Vietnam: Hanoi through the eyes of an Asian-American

How did it feel to be in a country where ‘Communism’ is not a bad word? Not that different.

Vietnam first entered most Americans’ hearts and minds in the 60’s when the U.S. decided to participate in the struggle for Vietnam’s independence. Except we were on the wrong side — the side of our ally, the French, who for almost 60 years had ruled this gem of Southeast Asia as a colony.

Our reason: If Vietnam fell to Communism, the rest of Southeast Asia would follow. We were in the middle of the Cold War with Russia. Many of the SE Asia countries were young at self-governing, and possibly impressionable. After all, China is right next door.

On the other side was Ho Chi Minh, an influential leader inspired by the teaching of Karl Marx and the Socialist Party of France. He led the Vietnamese revolution for independence. He was a key figure in establishing the Viet Mihn, the Democratic Republic of Vietnam, the People’s Army of Vietnam, and the Viet Cong. Ho Chi Minh had the North Vietnamese behind him. The south had a government backed by the U.S., which was not much better than an autocracy. I’m paraphrasing, but in short, the country plunged into a civil war.

Ho Chi Minh stamps and propaganda poster

Labels were thrown around: Democracy, Communism, Patriotism, Loyalty. Lines were drawn. Teams were picked. Each side branded the other as evil. Many, many lives were lost. Unification of the country came at a very high cost — many South Vietnamese, together with its army, were displaced from their homes.

So, what is this Communist country like in 2017? As I walked around Hanoi I could not help but think that it is not much different than Thailand: cafes and shops littering the sidewalks, cars and motorbikes cluttering the streets, productive people hustling to work. There is a posh tree-lined street with a high-end mall selling European labels where a security guard made sure only those who belong were allowed in.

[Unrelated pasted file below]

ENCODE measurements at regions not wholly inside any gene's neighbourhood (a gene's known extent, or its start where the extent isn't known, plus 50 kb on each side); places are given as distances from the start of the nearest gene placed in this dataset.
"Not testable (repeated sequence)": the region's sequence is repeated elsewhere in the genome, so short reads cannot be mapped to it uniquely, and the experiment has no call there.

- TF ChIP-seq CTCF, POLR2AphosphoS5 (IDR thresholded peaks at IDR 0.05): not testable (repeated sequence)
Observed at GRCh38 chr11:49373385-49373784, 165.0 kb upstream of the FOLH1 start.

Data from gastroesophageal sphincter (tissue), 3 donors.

Free-market and the bourgeoisie systems are alive and well here, at least on a small scale. I am not an expert on how its government runs the country, but on the surface, the streets of Hanoi did not represent the scariness the word ‘Communism’ conjures in the West. In fact, Hanoi is charming. Lovable, even. And the food was magnificent.

We are lucky in California where the large Vietnamese community brought with it the wonderful tradition of cooking fresh, delicious South Vietnamese food. But until I ate Phở in Hanoi, I did not know that in the north it is eaten with different sauces and only with green onions on the top instead of with a giant plate of vegetables. Northern foods are milder than in the south, with some stand-out seafood dishes. And the coffee was so strong it made my hands shake.

What I miss the most about Hanoi:

Chả Cá at at Chả Cá Thăng Long
  • Nộm Thịt Bò Khô, dried beef over green papaya salad, at Long Vi Dung
Nộm Thịt Bò Khô at Long Vi Dung
Coconut coffee at Cong Caphe
Egg coffee at Giảng Café
Shrimp Bánh Xèo at Quán Ăn Ngon
  • Eating fresh Phở noodles in the early morning at any Phở stall filled with people
  • Watching senior citizens doing the Macarena in the morning hours at the park at Hoàn Kiếm Lake

What I do not miss about Hanoi:

  • Bars on all the windows at both our Airbnb apartments in the Old Quarter and the French Quarter
  • The padlocks they placed on gates and front doors at night. What if there’s a fire?
  • The rain (although it was an excuse to stop at a coffee shop)
  • Walking through the dark and dire Hao Lo Prison with its dungeon and guillotine
Hao Lo Prison
  • Crossing the streets where cars and motorbikes weave around you instead of stop

Hanoi is an easy place to visit, and probably almost as easy to live in. It has history and culture. It has shopping and food. All the conveniences of any city. That is if you enjoy its high energy fueled by coffee as dark as mud and as addictive as adrenaline.